Losing a limb is devastating, physically and psychologically. While the physical damage becomes the focus for those affected, often the mental aspects of such a trauma go unrecognized. The reality is, to be suddenly faced with the reality of being unable to walk unaided, or to lose the use of your hands, can be extremely difficult to adjust to. Amputation accidents at work are not uncommon in Connecticut and some cases could easily have been avoided.
What types of amputations are there?
Amputation does not necessarily involve a whole a limb; part of a limb, or even part of a finger or toe can be removed or lost during an accident. At the other end of the scale, a whole limb and even the immediate structures may be amputated. According to Government records, the main types of amputations include
- Partial foot hand – including one or more toes/fingers
- Ankle disarticulation – removal of foot at the ankle
- Below knee (transtibial)
- Through knee
- Above knee (transfemoral)
- Hip disarticulation – entire leg including the femur
- Hemipelvectomy (transpelvic) – entire leg and part of the pelvis
- Metacarpal – hand removed but wrist remains
- Wrist disarticulation – removal of hand and wrist
- Below elbow (transradial)
- Elbow disarticulation – removal of forearm at the elbow
- Above elbow (transhumeral)
- Shoulder disarticulation and forequarter amputation – arm, shoulder blade, and collar bone
How can amputation accidents occur in the workplace?
For some, reading about how amputations happen to workers may be unnerving, but by understanding the primary causes and how these can be avoided, it is possible to make workplaces safer, thus avoiding such traumatic injuries, or at least reducing their occurrence.
Amputations can happen immediately at the site of an accident, or occur later due to medical consequences, e.g. infection, tissue death due to poor blood supply, and sepsis.
Potential causes of amputation may include:
Car accidents – Motor vehicle accidents are a common cause of traumatic amputation injuries. Damage is caused by the speed and force of such accidents which can lead to immediate amputation during the incident, or severe damage to part of a limb which cannot be saved.
Electrocution – Jamie Mines, a semi-professional football player and laborer had both arms and legs amputated in 2016 after being electrocuted at work. Mr. Mines was holding a metal sheet which came into contact with an overhead line. The resulting 33,000-volt shock sent him flying several through the air. In October 2017, Mr Mines' employer, Boundary Scaffolding Limited, entered into a Voluntary Agreement and paid thousands in indemnity and medical benefits under the Connecticut Workers Compensation Act..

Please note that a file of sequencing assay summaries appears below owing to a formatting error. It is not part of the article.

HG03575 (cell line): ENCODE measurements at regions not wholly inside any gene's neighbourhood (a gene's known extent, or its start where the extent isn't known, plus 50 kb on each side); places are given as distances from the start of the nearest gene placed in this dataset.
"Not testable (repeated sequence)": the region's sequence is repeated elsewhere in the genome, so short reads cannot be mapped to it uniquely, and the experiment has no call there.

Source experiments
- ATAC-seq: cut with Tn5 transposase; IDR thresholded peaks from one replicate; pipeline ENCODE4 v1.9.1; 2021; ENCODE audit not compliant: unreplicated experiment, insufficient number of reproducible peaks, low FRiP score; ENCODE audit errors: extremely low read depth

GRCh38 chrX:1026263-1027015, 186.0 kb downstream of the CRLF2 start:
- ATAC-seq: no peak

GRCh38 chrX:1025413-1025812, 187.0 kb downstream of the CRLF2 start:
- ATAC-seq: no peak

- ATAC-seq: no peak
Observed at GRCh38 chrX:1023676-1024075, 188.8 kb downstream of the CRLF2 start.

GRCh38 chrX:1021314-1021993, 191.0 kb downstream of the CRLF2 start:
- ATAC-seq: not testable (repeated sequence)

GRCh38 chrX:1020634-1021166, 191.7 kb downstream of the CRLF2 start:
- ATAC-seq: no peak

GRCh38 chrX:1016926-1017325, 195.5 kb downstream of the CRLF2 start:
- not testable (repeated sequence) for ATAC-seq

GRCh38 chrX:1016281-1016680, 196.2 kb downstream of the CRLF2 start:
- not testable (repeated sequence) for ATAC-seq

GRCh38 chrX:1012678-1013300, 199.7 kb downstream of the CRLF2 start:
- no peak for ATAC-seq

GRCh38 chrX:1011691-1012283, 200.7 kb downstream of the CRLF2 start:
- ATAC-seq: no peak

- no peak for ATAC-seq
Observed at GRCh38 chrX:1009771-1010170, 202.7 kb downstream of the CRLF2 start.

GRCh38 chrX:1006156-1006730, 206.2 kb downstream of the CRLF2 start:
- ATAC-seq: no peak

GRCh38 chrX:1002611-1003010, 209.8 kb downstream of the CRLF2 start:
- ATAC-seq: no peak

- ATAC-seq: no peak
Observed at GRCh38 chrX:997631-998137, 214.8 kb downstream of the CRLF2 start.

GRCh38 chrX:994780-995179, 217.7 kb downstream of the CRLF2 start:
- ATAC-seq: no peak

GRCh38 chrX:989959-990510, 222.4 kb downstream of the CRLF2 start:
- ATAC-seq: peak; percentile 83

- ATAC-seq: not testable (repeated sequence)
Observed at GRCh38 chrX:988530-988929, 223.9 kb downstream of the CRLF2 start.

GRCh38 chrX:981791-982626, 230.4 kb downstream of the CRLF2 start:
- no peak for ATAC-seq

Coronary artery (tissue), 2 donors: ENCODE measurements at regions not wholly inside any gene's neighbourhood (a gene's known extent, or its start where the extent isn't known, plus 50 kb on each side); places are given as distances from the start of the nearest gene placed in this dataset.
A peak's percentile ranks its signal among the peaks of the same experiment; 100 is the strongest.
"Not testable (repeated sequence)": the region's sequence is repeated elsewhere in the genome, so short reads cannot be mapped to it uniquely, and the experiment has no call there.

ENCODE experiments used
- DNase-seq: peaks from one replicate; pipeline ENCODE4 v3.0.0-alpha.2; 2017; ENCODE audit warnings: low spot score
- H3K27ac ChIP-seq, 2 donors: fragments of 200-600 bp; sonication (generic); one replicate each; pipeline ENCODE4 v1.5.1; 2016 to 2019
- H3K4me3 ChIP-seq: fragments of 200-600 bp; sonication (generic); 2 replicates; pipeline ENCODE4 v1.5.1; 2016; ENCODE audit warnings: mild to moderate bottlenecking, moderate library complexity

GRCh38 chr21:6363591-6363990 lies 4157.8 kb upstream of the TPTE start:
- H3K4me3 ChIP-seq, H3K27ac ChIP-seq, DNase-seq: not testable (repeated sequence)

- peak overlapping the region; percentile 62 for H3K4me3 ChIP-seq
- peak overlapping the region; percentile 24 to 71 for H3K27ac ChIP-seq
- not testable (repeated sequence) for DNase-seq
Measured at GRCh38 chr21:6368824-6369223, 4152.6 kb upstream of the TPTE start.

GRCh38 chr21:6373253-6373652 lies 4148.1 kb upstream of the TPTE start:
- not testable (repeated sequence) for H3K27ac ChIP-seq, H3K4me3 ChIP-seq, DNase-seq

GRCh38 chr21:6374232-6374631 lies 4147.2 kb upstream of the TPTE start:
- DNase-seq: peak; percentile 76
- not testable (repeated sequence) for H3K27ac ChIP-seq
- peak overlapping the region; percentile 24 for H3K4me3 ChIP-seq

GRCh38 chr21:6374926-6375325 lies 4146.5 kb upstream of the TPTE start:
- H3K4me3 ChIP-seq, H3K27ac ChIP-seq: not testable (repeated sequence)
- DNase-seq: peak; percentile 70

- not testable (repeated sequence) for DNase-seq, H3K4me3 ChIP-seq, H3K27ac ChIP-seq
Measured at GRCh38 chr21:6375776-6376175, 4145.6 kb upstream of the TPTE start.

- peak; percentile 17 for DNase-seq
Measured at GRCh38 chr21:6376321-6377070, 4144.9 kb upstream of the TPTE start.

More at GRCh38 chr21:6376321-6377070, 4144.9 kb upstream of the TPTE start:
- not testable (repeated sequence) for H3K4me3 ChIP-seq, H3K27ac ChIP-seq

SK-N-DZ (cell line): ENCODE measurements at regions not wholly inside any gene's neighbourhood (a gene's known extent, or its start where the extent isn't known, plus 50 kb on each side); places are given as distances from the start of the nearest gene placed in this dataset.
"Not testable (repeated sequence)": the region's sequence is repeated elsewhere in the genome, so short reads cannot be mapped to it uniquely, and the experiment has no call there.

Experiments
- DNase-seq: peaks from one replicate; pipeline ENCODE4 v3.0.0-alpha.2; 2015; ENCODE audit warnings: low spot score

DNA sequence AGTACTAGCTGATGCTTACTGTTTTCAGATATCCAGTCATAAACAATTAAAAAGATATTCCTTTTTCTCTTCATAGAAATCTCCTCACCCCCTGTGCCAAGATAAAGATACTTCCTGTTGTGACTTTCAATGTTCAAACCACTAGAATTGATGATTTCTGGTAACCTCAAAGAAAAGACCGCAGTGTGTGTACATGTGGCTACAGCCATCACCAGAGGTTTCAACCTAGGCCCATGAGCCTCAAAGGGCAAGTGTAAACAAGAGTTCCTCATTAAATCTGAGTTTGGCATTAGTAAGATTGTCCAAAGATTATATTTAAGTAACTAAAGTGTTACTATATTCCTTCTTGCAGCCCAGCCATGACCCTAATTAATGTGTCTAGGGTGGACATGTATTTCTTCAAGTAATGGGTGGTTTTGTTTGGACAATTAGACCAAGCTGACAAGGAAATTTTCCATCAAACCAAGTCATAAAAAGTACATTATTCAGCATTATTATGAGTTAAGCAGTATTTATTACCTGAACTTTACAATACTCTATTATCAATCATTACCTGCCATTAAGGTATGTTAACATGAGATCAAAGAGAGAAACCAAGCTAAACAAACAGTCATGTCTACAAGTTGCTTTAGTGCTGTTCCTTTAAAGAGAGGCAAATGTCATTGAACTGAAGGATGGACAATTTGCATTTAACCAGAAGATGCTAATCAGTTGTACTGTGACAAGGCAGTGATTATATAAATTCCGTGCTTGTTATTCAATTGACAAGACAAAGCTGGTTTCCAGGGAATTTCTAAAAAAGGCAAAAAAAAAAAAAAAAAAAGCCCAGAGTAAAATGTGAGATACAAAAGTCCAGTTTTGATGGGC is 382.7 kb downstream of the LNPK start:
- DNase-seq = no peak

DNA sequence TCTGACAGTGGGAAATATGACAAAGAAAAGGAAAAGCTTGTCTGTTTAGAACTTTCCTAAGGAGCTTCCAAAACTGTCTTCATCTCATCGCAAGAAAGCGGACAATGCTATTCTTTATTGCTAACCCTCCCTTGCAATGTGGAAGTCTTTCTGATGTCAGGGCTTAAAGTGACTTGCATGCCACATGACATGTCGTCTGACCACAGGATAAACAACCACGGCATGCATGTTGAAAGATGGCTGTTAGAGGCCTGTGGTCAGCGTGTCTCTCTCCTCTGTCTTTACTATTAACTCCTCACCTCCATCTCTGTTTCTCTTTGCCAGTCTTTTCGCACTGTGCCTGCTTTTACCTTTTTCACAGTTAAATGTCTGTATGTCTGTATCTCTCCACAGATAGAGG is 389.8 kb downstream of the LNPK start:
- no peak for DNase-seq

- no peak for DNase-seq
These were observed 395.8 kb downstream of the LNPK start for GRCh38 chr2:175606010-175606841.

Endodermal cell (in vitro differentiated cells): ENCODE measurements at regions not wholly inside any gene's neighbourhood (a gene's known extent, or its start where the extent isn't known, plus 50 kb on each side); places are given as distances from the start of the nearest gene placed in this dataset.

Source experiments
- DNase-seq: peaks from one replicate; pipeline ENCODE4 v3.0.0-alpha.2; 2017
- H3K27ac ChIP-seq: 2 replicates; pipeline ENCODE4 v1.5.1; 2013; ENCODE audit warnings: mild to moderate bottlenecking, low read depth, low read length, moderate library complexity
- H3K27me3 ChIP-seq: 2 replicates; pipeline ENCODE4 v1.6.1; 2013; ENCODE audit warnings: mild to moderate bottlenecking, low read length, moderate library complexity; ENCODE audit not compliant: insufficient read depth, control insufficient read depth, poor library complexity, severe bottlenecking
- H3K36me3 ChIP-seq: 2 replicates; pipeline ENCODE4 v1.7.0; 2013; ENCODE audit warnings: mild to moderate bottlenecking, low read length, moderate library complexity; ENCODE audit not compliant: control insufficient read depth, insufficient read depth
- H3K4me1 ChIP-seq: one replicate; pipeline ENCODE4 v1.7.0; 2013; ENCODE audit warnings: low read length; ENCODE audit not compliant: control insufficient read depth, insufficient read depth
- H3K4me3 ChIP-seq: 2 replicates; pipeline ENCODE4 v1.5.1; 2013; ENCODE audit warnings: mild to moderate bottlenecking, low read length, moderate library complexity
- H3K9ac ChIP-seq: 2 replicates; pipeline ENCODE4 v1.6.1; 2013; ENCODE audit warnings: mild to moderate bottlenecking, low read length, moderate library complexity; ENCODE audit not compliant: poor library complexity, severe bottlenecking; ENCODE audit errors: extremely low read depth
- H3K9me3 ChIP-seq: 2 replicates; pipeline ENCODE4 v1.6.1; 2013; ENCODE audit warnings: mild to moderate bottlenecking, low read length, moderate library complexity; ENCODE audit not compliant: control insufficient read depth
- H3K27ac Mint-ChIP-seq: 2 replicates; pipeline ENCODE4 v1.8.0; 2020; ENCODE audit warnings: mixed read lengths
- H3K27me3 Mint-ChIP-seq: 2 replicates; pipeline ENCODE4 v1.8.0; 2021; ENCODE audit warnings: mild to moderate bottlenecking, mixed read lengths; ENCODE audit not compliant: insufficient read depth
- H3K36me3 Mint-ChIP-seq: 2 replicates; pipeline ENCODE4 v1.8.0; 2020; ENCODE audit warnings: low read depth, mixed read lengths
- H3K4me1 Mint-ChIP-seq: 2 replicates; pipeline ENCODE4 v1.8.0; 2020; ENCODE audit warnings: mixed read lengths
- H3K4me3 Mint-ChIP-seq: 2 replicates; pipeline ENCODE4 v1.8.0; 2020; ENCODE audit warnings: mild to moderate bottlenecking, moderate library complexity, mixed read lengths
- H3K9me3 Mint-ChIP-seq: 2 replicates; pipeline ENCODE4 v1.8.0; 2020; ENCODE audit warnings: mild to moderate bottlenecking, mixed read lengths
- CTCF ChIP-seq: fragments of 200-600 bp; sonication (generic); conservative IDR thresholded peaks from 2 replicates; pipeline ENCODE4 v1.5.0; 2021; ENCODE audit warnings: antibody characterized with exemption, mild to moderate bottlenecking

Crush injuries – Crush injuries can be caused by a simple act of catching a finger in a door, a heavy item falling directly onto part of the body or becoming trapped in an item of machinery. Anthony Seward was working a night shift at a factory. While cleaning a roller machine, his left hand became severely crushed, which later required partial amputation. On investigation, it was discovered a broken machine safety device had not been replaced. Mr. Seward's employer covered the loss under its Connecticut workers Compensation policy.
Being struck by an object – Workplaces are often full of objects which if not managed properly pose a risk to workers. Whether a falling item of construction material on a building site, pallet in a warehouse, or a moving object such as a forklift truck, there is potential for severe trauma to workers if not managed effectively. Magna Exteriors agreed to pay benefits when a worker was hit on his leg by a falling pallet – he required a below-knee amputation .
Severing due to machinery – Cutting machinery poses an obvious and significant risk to workers across a broad range of industries, including manufacturing, farming, and forestry. In July 2016, a worker at a Northumberland sawmill was attempting to unblock a sawing machine when he was pulled in. As a result, his trailing leg was immediately severed and amputated below the knee . The victim's employer A & J Scott agreed to compensability and [aid benefits as required by law
Can I claim if I have been involved in an amputation accident at work?
If this has happened to you, your ability to walk, carry, lift, hold objects, write, eat, drive, and many other actions we take for granted, may all be impacted. And for many, such as injury may mean a lifetime of pain, psychological trauma, and an inability to work, play sports, and partake in activities once took for granted.
Compensation may be essential to fund your living costs (especially if you are unable to work), ongoing private medical treatment, care, counselling, home modifications, adaptive equipment, and cover for your permanent injury
By contacting James F Aspell, P.C. today, we will be able to quickly assess your case and advise if you have a valid claim for compensation. If you do, we will take on your claim on a ‘no-win-no-fee' basis and ensure you receive a complete program of rehabilitation, and access to expertise in prosthetic devices, if needed, to give you back as much of the functioning you
have lost as possible.
At The Law Offices of James F. Aspell, P.C. we specialize in personal injury claims. If you have suffered a workplace injury and would like a free claim assessment, please call us now at 860-523-8783